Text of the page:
Te Arawa Lakes Trust is opposing plans to discharge treated wastewater into Lake Rotorua in what is being described as a "surprise" move at a late stage.
It's a blow for Rotorua Lakes Council which has worked on the $37 million wastewater upgrade since 2015.
However, the trust backs local hapū concerns, who say Lake Rotorua is a "taonga not toilet".
The trust has released a statement saying it will oppose the council's application seeking resource consent to upgrade its existing treatment plant with one that discharges treated wastewater to the Te Arikiroa Channel and Lake Rotorua at Puarenga Bay (Sulphur Bay).
Submissions on the resource consents closed last week and it is now before the Environment Court.
The lakes trust made its decision at its meeting on Friday and lodged a submission in opposition.
Trust chairman Sir Toby Curtis said the discharge proposal would be a direct conflict with the position of the ahi kā/mana whenua (tribal authority for the lake), and in relation to its values with the Te Tūāpapa o Ngā Wai o te Arawa (Te Arawa Cultural Values framework).
"As a trust, we are responsible for the sustainable and responsible oversight and
management of Te Arawa's settlement assets – including the region's 14 lakes.
"The trust supports the upgrade of the wastewater plant and the method of treating the
wastewater, however, we cannot support the discharge of this water into Te Arikiroa
Channel and Lake Rotorua."
He acknowledged the lakes council had gone to great effort in an attempt to consider cultural values for this project, which had included the development of a "contact bed" to restore the mauri (life force) of the water before it reached the lake.
"However, we also acknowledge and support the genuine concern of local hapū that the
contact bed does not sufficiently address their concerns."
He said local hapū concerns included a "loss of mana" and the "belittling of rangatiratanga".
He said that included a loss of mana to an ancestral icon - that the association of the lake with wastewater was perceived as an offence and that the discharge would have a significant negative impact on the ability to harvest, cook and clean in and around the area.
"We support these concerns. In addition, we are also concerned about the potential negative impact of 20 million litres of treated wastewater entering the lake every day."
Rotorua mayor Steve Chadwick said the recovered water from the upgraded wastewater treatment plant would be the cleanest water entering the lake from any source, including all streams, and would be significantly cleaner than the lake itself.
"We explored alternative options but there are no viable, affordable land disposal alternatives. As part of what's now proposed we thought and believed we had a method of cultural treatment that was acceptable, so we were really surprised and disappointed that at this late stage Te Arawa Lakes Trust has expressed a different view."
She said it was an important project for the community and the council needed a solution that found a balance between environmental outcomes, cultural aspirations, community affordability, practicality and what's achievable.
"We'll reflect on the material we have now received from Te Arawa Lakes Trust and will consult our Te Arawa partners regarding the implications."
Environment Bay of Plenty Māori constituency councillor for Kohi Tīpene Marr said the treated wastewater was "clear not clean". He said despite his position on the regional council, he put in a submission opposing the discharge into Lake Rotorua.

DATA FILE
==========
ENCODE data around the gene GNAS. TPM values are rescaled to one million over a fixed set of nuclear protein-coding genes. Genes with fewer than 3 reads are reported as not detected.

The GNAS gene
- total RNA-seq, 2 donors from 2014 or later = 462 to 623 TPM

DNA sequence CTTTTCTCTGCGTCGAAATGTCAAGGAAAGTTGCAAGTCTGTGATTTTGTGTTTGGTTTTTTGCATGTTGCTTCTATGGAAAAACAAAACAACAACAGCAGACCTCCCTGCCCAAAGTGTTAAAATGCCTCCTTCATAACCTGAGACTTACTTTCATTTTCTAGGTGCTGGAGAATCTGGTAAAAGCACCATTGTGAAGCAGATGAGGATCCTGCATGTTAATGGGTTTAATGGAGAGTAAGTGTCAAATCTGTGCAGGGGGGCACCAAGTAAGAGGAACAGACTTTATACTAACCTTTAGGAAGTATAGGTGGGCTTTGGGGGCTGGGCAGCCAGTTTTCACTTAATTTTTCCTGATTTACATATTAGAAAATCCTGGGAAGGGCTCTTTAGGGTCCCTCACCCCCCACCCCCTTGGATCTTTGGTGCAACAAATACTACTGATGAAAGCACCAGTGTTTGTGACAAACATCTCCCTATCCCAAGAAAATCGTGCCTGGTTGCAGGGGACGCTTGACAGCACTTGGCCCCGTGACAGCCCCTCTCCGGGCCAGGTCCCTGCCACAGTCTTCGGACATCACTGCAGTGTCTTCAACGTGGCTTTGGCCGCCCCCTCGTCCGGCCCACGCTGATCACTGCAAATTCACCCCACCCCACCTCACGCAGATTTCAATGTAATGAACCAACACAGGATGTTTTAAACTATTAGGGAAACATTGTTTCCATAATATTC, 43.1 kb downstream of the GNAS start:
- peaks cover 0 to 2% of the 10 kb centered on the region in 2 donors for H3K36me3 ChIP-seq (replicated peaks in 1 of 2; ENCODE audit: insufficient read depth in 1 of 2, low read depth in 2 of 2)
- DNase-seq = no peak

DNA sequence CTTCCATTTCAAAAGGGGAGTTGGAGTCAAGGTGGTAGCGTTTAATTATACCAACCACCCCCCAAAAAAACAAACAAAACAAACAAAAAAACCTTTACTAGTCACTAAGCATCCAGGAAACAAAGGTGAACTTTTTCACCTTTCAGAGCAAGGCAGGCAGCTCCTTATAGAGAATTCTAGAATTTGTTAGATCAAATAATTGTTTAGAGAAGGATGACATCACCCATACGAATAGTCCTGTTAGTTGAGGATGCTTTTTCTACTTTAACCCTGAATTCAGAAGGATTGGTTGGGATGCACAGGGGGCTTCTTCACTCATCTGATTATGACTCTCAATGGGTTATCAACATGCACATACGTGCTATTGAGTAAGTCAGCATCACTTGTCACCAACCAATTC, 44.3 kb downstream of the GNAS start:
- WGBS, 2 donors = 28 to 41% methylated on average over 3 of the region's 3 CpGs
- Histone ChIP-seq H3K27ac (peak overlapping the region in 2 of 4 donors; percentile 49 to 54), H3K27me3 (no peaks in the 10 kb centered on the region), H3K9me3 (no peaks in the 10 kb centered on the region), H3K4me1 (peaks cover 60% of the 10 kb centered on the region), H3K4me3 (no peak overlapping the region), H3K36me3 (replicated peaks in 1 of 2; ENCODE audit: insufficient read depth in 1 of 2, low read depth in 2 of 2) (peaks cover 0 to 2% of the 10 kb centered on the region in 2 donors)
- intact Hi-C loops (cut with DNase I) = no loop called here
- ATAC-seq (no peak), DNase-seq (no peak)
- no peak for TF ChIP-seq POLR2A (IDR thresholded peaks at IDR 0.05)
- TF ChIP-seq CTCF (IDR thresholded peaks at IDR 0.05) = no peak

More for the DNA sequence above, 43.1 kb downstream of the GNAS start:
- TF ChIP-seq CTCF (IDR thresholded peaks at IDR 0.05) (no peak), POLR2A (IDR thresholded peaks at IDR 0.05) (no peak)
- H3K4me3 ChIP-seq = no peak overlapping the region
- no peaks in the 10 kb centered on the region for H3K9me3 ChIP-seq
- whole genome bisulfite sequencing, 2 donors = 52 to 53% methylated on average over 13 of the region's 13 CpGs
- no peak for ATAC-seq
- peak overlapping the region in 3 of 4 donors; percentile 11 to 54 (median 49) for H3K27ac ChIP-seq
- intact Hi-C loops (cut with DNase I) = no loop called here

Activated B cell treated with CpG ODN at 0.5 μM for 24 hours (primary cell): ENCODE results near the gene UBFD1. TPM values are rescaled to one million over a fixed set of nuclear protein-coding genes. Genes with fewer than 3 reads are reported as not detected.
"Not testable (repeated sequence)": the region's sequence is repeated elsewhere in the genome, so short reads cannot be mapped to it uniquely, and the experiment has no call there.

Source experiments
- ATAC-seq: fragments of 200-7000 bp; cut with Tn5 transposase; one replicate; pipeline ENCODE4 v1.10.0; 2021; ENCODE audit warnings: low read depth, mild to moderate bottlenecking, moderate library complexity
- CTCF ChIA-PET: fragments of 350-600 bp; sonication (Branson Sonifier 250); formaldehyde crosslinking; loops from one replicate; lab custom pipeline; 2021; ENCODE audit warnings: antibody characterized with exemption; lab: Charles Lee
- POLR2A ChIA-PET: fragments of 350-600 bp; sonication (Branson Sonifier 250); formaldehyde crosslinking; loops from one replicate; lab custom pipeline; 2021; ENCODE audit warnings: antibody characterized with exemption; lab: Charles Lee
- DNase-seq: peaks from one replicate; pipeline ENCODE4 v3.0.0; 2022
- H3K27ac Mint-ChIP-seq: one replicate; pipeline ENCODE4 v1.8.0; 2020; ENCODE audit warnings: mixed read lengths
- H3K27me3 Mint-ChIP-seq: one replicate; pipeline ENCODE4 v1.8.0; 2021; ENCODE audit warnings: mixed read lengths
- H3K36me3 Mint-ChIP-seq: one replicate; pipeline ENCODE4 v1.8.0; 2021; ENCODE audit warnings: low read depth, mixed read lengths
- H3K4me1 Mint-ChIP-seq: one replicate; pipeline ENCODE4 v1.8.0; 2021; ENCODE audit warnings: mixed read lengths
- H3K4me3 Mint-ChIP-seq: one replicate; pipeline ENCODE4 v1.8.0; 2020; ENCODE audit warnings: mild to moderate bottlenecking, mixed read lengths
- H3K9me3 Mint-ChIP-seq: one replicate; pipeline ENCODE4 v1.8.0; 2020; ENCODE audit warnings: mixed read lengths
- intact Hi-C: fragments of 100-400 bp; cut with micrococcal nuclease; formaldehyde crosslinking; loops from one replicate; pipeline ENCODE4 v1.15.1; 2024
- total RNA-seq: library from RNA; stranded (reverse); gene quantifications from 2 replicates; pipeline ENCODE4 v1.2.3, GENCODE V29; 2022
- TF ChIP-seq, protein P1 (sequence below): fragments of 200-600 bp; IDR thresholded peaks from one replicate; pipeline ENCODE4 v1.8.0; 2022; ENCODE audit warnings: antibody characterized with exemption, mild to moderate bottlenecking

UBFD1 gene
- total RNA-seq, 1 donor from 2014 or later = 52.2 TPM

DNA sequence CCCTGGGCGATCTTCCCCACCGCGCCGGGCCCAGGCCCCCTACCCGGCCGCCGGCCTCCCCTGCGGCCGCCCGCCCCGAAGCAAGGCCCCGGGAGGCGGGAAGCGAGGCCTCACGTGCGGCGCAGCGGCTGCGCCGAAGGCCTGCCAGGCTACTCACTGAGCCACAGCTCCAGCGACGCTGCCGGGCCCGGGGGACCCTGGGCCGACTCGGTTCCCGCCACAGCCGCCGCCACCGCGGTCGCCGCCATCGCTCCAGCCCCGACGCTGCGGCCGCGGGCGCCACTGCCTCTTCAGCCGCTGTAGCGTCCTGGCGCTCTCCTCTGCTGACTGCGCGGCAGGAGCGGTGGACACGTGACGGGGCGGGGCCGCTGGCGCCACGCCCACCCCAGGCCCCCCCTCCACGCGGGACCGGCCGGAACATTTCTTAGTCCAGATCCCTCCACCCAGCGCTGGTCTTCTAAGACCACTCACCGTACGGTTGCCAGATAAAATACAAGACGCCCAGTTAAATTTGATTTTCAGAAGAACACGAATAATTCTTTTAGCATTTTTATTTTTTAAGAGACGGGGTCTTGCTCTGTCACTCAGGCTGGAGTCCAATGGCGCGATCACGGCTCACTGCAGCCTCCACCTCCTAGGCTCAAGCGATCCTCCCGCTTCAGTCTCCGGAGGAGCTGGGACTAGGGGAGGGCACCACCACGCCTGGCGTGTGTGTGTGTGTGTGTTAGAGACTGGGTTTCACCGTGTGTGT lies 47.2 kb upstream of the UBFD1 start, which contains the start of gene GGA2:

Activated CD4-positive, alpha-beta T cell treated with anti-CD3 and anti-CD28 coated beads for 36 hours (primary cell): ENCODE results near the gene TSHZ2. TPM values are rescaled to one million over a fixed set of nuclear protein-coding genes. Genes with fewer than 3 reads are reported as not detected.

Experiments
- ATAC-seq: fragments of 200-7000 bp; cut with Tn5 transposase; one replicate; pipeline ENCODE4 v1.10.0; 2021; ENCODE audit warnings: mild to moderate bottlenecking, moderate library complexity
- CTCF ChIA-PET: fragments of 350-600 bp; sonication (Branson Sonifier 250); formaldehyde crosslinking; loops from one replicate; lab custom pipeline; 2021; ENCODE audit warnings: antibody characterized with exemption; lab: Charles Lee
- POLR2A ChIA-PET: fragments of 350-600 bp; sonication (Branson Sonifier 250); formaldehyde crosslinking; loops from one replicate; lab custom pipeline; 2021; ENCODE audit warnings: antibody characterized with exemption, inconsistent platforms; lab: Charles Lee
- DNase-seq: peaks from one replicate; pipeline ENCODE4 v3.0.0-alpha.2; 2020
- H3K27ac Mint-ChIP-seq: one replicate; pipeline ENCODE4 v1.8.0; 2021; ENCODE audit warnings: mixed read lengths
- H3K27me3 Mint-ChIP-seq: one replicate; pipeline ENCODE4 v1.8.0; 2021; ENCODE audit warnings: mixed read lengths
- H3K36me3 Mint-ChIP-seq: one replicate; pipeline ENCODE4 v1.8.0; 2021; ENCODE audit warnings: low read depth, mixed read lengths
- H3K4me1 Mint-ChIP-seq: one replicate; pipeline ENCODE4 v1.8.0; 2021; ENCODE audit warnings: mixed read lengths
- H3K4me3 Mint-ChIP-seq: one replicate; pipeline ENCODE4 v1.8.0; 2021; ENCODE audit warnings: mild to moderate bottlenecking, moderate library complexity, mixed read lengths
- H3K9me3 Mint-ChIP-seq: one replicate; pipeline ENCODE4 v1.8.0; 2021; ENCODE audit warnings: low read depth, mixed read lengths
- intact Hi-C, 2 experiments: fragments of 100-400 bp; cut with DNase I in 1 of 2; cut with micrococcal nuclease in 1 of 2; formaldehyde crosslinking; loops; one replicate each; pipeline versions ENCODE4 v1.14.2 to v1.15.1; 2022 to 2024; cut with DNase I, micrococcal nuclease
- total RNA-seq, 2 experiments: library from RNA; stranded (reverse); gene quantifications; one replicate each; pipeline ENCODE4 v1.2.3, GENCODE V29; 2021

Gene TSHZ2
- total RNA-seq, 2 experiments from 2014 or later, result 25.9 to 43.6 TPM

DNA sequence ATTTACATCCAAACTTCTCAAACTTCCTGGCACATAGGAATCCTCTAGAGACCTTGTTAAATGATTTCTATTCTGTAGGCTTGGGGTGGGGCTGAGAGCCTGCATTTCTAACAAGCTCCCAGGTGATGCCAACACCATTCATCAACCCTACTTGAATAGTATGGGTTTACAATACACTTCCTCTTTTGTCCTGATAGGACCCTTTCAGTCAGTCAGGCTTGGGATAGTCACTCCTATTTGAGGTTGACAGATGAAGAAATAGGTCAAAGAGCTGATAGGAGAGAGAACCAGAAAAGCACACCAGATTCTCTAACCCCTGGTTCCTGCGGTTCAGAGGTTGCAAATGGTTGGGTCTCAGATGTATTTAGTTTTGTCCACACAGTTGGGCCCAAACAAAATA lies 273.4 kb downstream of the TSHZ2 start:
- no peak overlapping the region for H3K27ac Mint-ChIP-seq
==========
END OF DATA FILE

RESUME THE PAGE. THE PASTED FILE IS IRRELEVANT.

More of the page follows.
"I want to see who is going to drink a litre of it when it comes out."
"They should buy a farm and pump it out there ... I agree with the sentiment that's been used on social media that our lake is a taonga not a toilet."
Kuia Blanche Hohepa-Kiriona said her hapū, Ngāti Tuteniu, Ngāti Rangiteaorere, Ngāti Uenukukopako, Te Roro o Te Rangi, told the council they would work with them to find a solution but they "ignored their bottom line", no discharge into the lake.
"We're proud of Te Arawa Lakes Trust for having our backs on this and the backs of every ratepayer in this city because an even sicker lake, and second rate sewerage treatment plant, isn't going to be good for any of us."
Her daughter, Renee Kiriona-Retiti, who is leading the "Taonga not toilet" online campaign said she hoped the council would "see sense" and find a solution that didn't involve "threatening the earth's most precious resource - freshwater or the health of their ratepayers and all those who love to fish in this lake".
"This lake is already sick and any more pollution will be a death sentence for it."
Te Arawa Te Waka's Facebook page ran a poll last week asking followers if they were for or against treated wastewater being discharged into the lake for the next 35 years. There were 1100 votes and 98 per cent were against.
Te Taru White, chairman of Te Tatau o Te Arawa, the iwi board in partnership with the council, said the lake trust's decision was a "surprise".
"They have chosen to oppose it and that is their choice ... They have their responsibilities and role and we had a role to play in terms of the process."
White said he was comfortable with the council's consultation process, saying it was four years in the making and included 20 one-on-ones and presentations with small groups and 10 formal hui.
He said there was also a cultural assessment report done and consultation around that.
"When you put that together, that's significant consultation."
In 2013, the Environment Court directed the Rotorua Lakes Council to find an alternative effluent disposal method to replace the irrigation of treated wastewater in Whakarewarewa Forest following strong, ongoing concerns from tangata whenua.
The council had been using the forest spraying disposal method since 1991 but made a commitment to stop doing so by December 2019.